Simmons & Simmons senior partner Colin Passmore said: ‘The firm’s business plan envisages significant growth for the firm over the next few years and the promotion of our homegrown talent is integral to this.’

Elsewhere, international firm Kennedys made up five associates in the UK (one each in London, Sheffield and Chelmsford and two in Belfast) and one in Hong Kong. The firm’s six promotions represent a 50% increase on last year and half of this year’s promotions round were women.

Kennedys senior partner Nick Thomas added: ‘I’m proud that we continue to have one of the highest proportions of female partners amongst the top 30 law firms.’

Similarly, DAC Beachcroft has made up five new partners, the same number as last year, taking its total partner numbers to 247. The firm’s London, Birmingham and Manchester offices will take up one partner each while the remainder will be based in Madrid, which saw a number of departures to rival Clyde & Co last month.

Two of the firm’s promotions were within its claims solutions arm – representing around one third of the firm’s staff and approximately £64m in revenue.

The European promotions and nurturing of homegrown talent come as international firms are increasingly focusing their expansion efforts further afield, particularly in Asia.

Other firms to have liberally promoted in London include Berwin Leighton Paisner (BLP), which made up a total of nine lawyers – seven in the firm’s London headquarters and one each Frankfurt and Moscow.

Magic Circle firms Clifford Chance and Linklaters also promoted heavily across Europe this year, as did Pinsent Masons.

Jaishree.kalia@legalease.co.uk

Legal Business

Banks could face backlash on legal panel reviews

With the latest round of bank panel reviews in full swing, early indications show signs of a backlash from law firms as banks place increasing demands on panel candidates at the same time as driving down costs.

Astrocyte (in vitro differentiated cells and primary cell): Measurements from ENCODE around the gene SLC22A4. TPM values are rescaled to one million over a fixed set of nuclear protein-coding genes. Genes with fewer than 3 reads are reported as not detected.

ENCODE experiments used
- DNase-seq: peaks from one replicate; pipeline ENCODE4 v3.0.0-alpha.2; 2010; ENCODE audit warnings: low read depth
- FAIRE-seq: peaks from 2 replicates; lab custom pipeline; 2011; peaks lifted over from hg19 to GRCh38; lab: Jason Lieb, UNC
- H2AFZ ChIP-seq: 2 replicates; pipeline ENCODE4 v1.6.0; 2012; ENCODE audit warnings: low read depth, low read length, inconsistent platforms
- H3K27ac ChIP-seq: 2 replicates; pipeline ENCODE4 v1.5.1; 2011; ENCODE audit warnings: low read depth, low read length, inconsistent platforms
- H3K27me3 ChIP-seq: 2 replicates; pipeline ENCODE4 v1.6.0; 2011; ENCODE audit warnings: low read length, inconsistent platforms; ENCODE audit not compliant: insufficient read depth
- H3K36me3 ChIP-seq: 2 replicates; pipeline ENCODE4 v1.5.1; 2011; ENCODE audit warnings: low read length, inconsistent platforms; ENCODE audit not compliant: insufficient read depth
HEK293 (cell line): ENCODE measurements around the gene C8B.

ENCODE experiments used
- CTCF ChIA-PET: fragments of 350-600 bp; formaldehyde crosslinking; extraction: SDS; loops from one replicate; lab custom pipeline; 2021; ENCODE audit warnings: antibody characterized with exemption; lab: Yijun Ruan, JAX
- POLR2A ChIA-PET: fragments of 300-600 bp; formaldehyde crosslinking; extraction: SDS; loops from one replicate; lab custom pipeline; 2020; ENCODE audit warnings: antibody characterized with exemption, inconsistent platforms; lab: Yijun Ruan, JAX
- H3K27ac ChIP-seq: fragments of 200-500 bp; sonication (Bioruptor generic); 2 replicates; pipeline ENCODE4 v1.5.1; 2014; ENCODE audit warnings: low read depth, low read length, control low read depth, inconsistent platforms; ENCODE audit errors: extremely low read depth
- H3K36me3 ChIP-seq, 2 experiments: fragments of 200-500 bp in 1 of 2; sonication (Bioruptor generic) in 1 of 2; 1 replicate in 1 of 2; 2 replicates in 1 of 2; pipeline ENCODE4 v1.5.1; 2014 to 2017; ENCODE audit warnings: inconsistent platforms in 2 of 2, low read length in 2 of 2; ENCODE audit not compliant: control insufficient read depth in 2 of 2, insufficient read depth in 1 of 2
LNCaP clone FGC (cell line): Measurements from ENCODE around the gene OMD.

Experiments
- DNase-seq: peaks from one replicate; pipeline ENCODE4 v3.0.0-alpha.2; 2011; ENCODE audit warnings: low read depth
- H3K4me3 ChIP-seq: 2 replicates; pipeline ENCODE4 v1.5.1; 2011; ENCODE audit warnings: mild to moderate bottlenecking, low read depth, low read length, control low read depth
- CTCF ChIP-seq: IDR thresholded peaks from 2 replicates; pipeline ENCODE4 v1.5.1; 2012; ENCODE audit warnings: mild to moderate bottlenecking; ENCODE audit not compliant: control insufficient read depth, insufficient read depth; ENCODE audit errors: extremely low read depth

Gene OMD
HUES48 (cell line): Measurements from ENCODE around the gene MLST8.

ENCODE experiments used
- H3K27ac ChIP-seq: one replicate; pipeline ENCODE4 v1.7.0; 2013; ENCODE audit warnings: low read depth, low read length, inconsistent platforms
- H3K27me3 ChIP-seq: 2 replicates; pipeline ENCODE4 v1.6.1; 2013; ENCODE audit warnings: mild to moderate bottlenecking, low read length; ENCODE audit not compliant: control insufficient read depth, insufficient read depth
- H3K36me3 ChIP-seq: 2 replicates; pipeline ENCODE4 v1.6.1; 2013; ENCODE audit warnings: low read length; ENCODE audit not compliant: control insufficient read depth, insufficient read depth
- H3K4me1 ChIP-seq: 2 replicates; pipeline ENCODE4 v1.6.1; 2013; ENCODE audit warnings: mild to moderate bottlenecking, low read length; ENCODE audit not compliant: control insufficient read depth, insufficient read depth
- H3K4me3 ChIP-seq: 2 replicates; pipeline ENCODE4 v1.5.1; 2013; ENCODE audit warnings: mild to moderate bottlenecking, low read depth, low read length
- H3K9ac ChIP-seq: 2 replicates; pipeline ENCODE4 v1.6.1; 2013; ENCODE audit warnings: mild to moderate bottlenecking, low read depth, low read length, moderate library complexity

In October, The Royal Bank of Scotland (RBS) announced the results of its long-running panel review. By reducing its number of sub-panels from 13 to five, it has significantly lowered the number of law firms on the panel from around 100 previously to between 55 and 60 now. Meanwhile, former panel firms Slaughter and May, Olswang and Mayer Brown didn’t pitch to join the panel this time around.

Legal Business

A matter of time – Simmons & Simmons

A matter of time – Simmons & Simmons

After a failed merger, a drop in both revenue and a profits, and a slew of partner departures, Simmons’ new managing partner Jeremy Hoyland certainly has his work cut out. Can his plans for change deliver?

Jeremy Hoyland’s timing has always been a little off. He qualified just before the 1990s’ recession, tried to launch a finance practice in Asia just as the Asian financial crisis hit in the late 1990s and has now taken over Simmons & Simmons at a time when the firm’s financials continue to struggle and it is being over-shadowed by several of its closest rivals.

Legal Business

A Matter of Time – Simmons & Simmons

After a failed merger, a drop in both revenue and a profits, and a slew of partner departures, Simmons’ new managing partner Jeremy Hoyland certainly has his work cut out. Can his plans for change deliver?

Jeremy Hoyland’s timing has always been a little off. He qualified just before the 1990s’ recession, tried to launch a finance practice in Asia just as the Asian financial crisis hit in the late 1990s and has now taken over Simmons & Simmons at a time when the firm’s financials continue to struggle and it is being over-shadowed by several of its closest rivals. Failed merger talks with Mayer Brown have also hardly helped the firm’s market profile.

Legal Business

Stepping up

Stepping up

With the departure of high-profile practice head Jonathan Kelly, the Simmons financial services litigation team has lost a leader in investment banking disputes work. New chief Robert Turner will have a fight on his hands if the firm is to remain a Magic Circle rival

To say that Robert Turner has big boots to fill is to underestimate the size of the task ahead of him. Turner took over as head of financial services litigation at Simmons & Simmons on 1 April, with a background of acting in disputes on behalf of hedge fund managers. But for all his strengths, he enjoys nothing like the profile and reputation of his predecessor Jonathan Kelly – nor indeed his predecessor’s predecessor, now firmwide managing partner Mark Dawkins.